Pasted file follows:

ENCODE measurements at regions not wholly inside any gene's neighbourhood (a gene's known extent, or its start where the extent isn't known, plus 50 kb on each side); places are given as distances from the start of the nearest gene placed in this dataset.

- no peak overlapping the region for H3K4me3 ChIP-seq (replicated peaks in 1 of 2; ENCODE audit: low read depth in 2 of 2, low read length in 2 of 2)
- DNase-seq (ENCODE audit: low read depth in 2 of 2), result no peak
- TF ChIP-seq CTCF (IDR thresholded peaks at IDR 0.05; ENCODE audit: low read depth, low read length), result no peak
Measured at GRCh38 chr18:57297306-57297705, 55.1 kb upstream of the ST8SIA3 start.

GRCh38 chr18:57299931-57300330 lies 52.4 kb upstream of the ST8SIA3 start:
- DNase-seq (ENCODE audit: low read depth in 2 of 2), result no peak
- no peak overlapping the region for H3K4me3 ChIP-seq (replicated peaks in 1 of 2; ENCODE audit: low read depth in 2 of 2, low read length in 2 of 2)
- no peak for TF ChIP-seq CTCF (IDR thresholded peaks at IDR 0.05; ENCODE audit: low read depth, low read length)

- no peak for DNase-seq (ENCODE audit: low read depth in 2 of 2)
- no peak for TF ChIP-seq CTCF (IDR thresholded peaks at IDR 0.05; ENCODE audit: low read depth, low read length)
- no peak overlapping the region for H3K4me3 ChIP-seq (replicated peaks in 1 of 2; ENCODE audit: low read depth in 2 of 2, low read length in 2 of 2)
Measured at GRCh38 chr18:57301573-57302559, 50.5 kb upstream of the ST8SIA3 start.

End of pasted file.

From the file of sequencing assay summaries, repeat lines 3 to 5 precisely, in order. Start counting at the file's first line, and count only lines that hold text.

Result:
- DNase-seq (ENCODE audit: low read depth in 2 of 2), result no peak
- TF ChIP-seq CTCF (IDR thresholded peaks at IDR 0.05; ENCODE audit: low read depth, low read length), result no peak
Measured at GRCh38 chr18:57297306-57297705, 55.1 kb upstream of the ST8SIA3 start.